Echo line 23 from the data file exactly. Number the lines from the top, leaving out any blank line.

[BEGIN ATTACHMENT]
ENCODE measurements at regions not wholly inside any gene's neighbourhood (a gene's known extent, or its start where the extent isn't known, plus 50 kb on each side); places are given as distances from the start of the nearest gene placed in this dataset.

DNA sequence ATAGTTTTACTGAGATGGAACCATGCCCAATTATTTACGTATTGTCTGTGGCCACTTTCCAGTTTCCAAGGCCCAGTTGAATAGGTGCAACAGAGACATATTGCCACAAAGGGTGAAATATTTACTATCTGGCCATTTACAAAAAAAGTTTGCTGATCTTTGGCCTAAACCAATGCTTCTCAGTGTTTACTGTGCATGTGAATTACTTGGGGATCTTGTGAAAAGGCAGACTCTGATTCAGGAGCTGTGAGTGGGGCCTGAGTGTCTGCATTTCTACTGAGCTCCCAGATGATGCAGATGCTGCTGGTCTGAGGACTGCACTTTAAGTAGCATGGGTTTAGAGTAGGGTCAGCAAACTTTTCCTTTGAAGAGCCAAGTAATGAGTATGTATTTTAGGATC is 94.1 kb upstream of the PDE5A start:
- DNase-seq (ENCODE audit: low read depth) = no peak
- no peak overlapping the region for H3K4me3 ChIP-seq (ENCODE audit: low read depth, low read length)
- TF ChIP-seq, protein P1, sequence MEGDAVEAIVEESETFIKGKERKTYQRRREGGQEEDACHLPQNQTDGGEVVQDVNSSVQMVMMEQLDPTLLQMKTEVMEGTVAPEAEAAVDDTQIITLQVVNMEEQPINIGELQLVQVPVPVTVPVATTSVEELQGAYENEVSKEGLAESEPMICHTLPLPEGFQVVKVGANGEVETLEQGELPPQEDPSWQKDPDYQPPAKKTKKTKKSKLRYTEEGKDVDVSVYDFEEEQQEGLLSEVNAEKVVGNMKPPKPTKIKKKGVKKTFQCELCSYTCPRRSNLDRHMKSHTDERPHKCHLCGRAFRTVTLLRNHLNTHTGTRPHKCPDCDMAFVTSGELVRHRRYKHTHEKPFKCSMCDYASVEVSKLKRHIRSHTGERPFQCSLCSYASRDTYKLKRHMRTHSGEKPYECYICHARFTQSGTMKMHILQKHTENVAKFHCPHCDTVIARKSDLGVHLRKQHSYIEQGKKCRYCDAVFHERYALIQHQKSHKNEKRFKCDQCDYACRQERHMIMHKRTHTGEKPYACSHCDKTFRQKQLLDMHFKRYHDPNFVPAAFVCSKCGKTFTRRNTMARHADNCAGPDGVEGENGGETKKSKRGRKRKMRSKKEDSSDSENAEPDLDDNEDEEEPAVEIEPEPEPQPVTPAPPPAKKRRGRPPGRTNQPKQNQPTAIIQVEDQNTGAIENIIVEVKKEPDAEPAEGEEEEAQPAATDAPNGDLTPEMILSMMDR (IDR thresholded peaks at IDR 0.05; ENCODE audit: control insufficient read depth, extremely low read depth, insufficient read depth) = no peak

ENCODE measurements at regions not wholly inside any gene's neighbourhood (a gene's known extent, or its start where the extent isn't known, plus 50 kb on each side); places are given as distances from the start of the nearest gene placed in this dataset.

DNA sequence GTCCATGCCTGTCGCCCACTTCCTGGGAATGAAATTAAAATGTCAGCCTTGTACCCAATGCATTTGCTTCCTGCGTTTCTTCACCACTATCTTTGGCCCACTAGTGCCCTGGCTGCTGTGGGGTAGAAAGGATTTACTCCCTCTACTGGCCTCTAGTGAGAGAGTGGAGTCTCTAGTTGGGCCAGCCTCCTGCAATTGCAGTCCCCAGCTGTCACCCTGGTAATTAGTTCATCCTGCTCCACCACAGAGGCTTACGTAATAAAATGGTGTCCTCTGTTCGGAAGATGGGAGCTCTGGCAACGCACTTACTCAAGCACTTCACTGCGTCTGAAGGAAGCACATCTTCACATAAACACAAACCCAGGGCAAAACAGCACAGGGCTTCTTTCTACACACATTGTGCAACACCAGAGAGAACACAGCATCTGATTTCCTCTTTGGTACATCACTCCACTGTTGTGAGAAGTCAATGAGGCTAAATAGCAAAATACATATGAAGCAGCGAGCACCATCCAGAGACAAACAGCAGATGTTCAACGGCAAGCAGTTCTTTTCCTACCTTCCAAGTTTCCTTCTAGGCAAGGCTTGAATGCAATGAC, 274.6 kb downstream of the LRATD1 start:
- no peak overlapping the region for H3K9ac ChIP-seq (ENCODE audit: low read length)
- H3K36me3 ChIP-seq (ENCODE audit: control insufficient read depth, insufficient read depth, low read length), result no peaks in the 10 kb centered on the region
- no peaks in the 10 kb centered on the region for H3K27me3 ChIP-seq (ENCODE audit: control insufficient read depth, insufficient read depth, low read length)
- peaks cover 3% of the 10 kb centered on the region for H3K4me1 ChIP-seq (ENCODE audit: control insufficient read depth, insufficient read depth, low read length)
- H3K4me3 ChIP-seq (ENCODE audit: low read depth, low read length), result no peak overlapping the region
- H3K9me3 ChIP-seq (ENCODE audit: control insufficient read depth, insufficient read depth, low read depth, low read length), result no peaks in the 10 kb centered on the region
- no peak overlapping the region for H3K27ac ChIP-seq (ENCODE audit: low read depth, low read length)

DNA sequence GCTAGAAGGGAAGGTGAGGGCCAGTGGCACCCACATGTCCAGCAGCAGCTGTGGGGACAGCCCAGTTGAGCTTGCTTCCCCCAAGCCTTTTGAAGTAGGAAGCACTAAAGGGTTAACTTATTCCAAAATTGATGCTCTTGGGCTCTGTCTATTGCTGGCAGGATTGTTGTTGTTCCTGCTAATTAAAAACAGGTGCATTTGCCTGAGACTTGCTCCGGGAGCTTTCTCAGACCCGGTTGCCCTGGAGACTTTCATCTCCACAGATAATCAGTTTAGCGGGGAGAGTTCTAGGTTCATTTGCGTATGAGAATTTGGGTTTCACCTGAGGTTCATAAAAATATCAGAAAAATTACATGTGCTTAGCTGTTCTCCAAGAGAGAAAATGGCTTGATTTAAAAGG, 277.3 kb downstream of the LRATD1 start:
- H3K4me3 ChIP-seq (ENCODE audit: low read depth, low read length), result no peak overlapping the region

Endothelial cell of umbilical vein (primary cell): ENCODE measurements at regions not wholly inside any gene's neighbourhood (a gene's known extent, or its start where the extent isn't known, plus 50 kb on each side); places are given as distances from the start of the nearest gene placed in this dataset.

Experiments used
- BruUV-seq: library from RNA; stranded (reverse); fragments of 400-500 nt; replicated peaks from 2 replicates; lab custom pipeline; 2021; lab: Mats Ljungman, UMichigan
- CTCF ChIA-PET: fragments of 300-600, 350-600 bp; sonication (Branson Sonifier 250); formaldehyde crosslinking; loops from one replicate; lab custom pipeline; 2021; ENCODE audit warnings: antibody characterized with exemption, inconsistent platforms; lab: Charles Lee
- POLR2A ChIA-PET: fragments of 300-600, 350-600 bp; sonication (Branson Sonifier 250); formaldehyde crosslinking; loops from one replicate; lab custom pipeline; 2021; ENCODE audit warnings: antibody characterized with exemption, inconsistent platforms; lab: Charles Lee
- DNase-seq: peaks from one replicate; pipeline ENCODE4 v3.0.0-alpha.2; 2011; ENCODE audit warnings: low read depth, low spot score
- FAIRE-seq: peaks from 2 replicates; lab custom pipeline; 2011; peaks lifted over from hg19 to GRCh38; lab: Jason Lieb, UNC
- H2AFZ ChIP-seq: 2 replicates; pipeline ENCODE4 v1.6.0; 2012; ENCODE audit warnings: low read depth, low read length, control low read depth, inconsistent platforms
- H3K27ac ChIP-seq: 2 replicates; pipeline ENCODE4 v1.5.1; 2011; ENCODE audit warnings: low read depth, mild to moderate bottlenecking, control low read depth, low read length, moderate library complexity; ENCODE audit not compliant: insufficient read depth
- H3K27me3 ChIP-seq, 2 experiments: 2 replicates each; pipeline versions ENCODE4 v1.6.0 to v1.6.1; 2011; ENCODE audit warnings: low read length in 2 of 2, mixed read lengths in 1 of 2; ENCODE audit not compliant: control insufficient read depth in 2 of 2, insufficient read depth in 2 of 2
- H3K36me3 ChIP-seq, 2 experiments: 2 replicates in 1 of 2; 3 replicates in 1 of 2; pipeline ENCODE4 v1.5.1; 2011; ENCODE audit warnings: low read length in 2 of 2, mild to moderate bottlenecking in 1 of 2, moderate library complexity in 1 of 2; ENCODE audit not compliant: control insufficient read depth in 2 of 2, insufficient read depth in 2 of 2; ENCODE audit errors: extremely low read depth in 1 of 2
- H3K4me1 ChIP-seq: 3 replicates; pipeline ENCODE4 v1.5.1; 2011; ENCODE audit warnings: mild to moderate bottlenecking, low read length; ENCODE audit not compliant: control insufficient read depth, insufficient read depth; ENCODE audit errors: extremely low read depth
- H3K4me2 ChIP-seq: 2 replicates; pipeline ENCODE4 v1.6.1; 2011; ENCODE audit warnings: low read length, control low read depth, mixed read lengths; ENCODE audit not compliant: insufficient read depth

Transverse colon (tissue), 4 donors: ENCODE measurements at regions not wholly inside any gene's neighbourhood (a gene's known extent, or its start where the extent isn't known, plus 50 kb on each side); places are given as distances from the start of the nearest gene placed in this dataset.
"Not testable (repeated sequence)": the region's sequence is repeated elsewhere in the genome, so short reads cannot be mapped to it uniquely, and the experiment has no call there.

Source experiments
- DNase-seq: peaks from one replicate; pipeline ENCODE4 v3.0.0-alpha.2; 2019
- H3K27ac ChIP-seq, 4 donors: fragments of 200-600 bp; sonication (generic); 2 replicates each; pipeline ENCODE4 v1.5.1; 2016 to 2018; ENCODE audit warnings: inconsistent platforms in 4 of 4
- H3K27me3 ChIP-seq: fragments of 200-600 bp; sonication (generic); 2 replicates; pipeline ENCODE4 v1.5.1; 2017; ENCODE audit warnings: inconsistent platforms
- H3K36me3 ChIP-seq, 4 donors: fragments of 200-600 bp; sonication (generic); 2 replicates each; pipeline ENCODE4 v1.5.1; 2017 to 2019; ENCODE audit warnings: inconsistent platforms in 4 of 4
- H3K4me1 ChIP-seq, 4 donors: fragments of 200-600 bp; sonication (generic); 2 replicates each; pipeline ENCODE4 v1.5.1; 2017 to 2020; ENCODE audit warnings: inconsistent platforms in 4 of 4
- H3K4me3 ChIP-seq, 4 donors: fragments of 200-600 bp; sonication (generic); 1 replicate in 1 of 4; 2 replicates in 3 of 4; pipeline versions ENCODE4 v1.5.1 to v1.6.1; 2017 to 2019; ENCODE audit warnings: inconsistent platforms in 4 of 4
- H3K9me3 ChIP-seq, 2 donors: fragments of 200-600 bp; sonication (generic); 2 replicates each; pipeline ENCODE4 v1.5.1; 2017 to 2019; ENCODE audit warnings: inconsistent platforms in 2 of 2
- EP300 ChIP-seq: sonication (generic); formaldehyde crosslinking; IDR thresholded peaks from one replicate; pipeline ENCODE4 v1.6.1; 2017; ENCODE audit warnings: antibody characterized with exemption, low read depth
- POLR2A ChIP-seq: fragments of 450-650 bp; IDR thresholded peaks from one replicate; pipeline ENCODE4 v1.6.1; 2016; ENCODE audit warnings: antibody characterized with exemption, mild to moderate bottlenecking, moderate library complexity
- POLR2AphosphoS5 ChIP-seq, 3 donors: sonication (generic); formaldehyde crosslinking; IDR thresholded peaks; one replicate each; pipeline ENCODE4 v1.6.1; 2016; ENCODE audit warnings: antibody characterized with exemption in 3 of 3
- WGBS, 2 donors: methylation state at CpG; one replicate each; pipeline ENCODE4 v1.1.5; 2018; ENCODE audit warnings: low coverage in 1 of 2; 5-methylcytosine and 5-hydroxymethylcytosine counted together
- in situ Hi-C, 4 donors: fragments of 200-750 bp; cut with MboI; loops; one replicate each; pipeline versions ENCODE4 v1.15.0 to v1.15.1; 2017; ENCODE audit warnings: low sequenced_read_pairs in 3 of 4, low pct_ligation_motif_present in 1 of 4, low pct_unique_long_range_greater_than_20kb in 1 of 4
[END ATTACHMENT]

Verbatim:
- FAIRE-seq: peaks from 2 replicates; lab custom pipeline; 2011; peaks lifted over from hg19 to GRCh38; lab: Jason Lieb, UNC